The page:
Descartes EU research prize goes to UK driven project on PLEDs -

Descartes EU research prize goes to UK driven project on PLEDs

London, UK — A UK-lead project has come out top of the competition for the €1million EU Descartes research prize which had 230 entries. A consortium, led by Prof. Richard Friend of the University of Cambridge won €700 000 for work done in association with researchers from Belgium, Germany, The Netherlands, Sweden, and the UK, aimed at developing the technology to replace deposited glass- or silicon-backed displays with flexible plastic substrates, allowing for cheaper processing.

Polymeric light-emitting diodes (PLEDs) are being developed for use in light and image display screens and could be used in a new range of innovative applications such as pliable TV and computer screens and switch-on wallpaper.

The PLED project was co-ordinated by Prof. Richard Friend in association with researchers from Cambridge Display Technology in the UK, Materia Nova in Mons (Belgium), Linköping University (Sweden), Philips Electronics in Eindhoven and Covion Organic Semiconductors in Frankfurt am Main (Germany).

Prize-winners were selected from a shortlist of eight high-level finalists chosen from among the 230 research teams and 900 scientists that entered competition. Their work emphasises the crucial role played by European R&D in key science and technology fields ranging from information and computer sciences, geophysics, and life sciences, to engineering, molecular chemistry and materials engineering. The prizes were presented by EU Research Commissioner, Philippe Busqui in the Accademia Nazionale dei Lincei in Rome.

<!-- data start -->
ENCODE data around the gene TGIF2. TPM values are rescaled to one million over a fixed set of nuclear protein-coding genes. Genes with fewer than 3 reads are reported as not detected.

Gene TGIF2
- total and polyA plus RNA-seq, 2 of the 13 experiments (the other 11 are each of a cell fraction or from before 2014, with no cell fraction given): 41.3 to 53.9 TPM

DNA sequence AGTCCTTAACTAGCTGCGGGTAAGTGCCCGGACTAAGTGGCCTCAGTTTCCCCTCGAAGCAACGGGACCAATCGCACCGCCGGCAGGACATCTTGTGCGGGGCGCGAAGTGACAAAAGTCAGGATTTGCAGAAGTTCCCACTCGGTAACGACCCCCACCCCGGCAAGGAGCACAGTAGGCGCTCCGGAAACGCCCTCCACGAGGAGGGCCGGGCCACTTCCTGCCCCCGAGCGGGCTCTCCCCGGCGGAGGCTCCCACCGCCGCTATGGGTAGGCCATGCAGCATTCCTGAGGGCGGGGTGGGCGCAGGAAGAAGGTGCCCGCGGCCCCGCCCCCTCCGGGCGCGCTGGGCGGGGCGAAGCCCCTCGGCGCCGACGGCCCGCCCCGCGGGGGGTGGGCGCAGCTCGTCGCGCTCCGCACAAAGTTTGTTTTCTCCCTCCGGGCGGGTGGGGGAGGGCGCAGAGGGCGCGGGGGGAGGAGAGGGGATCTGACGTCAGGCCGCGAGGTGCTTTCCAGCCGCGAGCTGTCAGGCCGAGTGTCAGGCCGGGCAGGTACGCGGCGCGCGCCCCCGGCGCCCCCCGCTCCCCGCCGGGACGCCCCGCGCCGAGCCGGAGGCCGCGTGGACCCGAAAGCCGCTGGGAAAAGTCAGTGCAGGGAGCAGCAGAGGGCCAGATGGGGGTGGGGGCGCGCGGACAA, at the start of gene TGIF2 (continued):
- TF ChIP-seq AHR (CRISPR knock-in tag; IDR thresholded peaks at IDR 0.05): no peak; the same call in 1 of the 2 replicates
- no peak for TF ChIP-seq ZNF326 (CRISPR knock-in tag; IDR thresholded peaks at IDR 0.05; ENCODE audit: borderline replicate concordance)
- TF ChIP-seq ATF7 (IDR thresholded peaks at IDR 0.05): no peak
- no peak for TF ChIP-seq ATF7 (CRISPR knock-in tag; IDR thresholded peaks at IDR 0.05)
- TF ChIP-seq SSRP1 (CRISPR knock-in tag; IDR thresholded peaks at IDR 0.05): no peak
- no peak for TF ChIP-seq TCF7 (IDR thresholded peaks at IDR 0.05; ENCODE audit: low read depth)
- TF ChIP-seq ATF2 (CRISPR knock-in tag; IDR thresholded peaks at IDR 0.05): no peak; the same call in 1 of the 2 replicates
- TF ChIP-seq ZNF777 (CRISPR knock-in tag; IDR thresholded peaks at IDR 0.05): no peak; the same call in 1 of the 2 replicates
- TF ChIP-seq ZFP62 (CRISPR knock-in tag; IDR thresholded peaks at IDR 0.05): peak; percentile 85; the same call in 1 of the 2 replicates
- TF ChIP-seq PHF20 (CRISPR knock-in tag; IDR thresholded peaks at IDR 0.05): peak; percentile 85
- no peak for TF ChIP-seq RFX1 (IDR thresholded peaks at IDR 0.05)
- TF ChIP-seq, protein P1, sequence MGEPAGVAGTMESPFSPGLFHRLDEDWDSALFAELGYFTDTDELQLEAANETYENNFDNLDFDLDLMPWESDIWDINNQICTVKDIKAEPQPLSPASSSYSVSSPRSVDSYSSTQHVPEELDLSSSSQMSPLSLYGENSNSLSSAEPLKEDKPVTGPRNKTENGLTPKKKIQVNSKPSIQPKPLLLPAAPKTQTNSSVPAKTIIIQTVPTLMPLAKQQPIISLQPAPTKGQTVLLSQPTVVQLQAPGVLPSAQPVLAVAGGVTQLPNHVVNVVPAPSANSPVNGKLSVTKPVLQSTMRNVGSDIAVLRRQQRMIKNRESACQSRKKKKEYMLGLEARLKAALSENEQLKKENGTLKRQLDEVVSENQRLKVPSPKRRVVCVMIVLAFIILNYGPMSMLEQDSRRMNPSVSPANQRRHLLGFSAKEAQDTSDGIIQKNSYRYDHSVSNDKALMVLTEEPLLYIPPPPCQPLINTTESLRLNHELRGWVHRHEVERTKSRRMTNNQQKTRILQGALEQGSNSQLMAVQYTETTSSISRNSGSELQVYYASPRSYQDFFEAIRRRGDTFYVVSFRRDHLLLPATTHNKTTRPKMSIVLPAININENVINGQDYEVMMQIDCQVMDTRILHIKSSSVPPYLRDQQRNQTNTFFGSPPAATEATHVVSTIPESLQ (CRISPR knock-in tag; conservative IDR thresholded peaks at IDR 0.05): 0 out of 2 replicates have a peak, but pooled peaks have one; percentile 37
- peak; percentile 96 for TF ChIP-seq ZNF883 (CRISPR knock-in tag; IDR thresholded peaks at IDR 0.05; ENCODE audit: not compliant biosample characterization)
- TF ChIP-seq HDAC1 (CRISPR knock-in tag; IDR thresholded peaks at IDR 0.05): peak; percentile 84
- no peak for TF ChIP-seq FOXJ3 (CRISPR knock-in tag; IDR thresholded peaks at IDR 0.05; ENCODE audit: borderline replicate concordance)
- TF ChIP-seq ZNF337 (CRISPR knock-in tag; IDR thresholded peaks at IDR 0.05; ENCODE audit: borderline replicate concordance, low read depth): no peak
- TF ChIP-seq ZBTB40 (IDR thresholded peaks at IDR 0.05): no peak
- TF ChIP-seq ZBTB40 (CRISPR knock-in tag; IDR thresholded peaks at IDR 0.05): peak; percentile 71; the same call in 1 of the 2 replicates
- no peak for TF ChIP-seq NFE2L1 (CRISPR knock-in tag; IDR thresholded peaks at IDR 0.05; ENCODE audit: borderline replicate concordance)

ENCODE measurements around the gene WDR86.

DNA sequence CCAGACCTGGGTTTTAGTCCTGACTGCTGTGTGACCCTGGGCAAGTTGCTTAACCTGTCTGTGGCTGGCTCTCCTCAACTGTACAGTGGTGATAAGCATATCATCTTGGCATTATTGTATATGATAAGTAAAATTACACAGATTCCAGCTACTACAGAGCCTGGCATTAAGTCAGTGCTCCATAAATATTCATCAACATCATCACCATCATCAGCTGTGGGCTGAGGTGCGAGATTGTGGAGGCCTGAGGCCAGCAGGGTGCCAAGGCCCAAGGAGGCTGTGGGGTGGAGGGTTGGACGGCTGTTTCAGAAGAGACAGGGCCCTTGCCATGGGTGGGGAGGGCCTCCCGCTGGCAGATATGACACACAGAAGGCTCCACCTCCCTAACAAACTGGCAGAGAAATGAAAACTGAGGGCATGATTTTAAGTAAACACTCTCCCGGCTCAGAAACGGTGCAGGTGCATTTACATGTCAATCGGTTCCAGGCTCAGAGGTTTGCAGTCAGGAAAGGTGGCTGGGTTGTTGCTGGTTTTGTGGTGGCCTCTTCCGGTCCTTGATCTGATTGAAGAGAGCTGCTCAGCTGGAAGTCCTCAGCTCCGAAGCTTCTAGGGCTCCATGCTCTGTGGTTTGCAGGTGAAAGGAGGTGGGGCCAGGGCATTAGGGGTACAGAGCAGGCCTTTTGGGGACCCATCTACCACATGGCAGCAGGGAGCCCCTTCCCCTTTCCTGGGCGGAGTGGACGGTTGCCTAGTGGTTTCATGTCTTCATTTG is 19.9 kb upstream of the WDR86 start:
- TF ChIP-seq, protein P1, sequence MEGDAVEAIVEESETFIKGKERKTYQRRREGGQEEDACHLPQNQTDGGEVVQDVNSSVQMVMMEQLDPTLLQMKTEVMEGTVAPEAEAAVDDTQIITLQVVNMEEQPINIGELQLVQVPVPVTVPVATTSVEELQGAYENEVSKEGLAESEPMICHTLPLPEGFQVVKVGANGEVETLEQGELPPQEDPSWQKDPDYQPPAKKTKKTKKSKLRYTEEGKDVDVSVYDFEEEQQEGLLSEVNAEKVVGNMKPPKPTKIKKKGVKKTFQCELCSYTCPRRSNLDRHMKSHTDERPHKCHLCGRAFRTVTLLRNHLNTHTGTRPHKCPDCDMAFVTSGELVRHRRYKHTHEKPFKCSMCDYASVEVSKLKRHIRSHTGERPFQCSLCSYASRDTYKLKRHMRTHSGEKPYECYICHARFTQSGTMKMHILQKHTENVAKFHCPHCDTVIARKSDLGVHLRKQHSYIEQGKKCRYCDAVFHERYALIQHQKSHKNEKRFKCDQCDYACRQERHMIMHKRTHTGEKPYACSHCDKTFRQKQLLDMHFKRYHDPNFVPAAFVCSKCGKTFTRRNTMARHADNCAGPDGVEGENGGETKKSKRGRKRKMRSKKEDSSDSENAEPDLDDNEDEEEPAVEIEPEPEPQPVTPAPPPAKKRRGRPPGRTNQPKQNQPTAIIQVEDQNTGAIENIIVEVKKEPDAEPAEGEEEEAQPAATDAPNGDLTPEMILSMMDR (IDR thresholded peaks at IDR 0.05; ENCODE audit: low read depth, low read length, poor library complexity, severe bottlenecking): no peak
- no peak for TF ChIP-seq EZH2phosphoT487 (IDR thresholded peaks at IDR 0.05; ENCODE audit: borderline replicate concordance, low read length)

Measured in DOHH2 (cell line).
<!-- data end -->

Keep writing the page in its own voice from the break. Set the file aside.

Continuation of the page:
A second award of €300 000 was presented to a project which considerably improves the efficiency of positioning and navigation systems. The work was to overcome the difficulties caused by variations in the earth's rotation axis, with a new model which improves the accuracy of global positioning and navigation systems from 2 metres to within only 2 to 3 centimetres

Led by Prof. Veronique Dehant of the Royal Observatory of Belgium, in association with researchers from France, Poland, Spain, Germany, Austria, the Czech Republic, the Ukraine and Russia, this project will have applications for European and international satellite systems, such as Galileo. It will also contribute to improving the efficiency of travel and personal security, and increase the reliability of geophysical measurements.

The Descartes Prize for outstanding scientific and technological achievements resulting from European collaborative research in named in honour of one of Europe's greatest figures of learning René Descartes: mathematician, natural scientist, and philosopher. The prize is open to all fields of scientific endeavour and is designed to highlight the benefits of working together and the importance of the results achieved.

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